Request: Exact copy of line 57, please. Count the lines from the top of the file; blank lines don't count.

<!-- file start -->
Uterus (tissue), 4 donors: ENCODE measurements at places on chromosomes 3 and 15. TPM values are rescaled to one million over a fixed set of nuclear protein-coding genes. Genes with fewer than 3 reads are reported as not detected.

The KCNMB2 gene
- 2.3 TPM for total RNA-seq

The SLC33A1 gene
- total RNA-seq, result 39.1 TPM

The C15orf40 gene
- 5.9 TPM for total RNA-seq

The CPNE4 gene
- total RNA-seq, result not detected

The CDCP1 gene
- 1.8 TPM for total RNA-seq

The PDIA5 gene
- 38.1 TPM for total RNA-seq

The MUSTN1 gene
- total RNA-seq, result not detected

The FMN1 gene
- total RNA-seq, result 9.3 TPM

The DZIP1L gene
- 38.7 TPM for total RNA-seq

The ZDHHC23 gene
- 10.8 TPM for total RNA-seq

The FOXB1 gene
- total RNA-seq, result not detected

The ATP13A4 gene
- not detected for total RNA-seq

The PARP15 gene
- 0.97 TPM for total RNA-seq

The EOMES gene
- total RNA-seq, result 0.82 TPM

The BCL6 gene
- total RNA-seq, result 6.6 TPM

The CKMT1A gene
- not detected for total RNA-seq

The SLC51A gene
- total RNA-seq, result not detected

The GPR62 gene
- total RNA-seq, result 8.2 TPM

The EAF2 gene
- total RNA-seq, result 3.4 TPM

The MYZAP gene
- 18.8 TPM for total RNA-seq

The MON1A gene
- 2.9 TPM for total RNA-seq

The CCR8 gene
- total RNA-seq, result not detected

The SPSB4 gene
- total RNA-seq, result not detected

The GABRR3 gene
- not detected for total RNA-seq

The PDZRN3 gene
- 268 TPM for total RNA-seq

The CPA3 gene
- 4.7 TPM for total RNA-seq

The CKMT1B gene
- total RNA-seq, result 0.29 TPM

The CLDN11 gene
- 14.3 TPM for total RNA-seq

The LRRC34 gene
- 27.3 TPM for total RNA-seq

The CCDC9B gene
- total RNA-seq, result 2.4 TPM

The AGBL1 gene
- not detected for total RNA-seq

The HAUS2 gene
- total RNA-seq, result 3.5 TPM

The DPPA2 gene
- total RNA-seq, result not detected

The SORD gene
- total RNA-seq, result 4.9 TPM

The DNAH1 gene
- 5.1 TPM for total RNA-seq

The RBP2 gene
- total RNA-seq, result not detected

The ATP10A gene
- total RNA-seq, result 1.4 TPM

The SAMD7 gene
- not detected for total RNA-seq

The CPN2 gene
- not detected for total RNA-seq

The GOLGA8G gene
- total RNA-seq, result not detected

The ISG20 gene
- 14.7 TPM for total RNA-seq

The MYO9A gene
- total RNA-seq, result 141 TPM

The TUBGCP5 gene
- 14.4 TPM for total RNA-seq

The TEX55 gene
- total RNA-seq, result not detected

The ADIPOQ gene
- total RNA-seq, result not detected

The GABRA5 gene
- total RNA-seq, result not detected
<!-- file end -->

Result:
- 14.3 TPM for total RNA-seq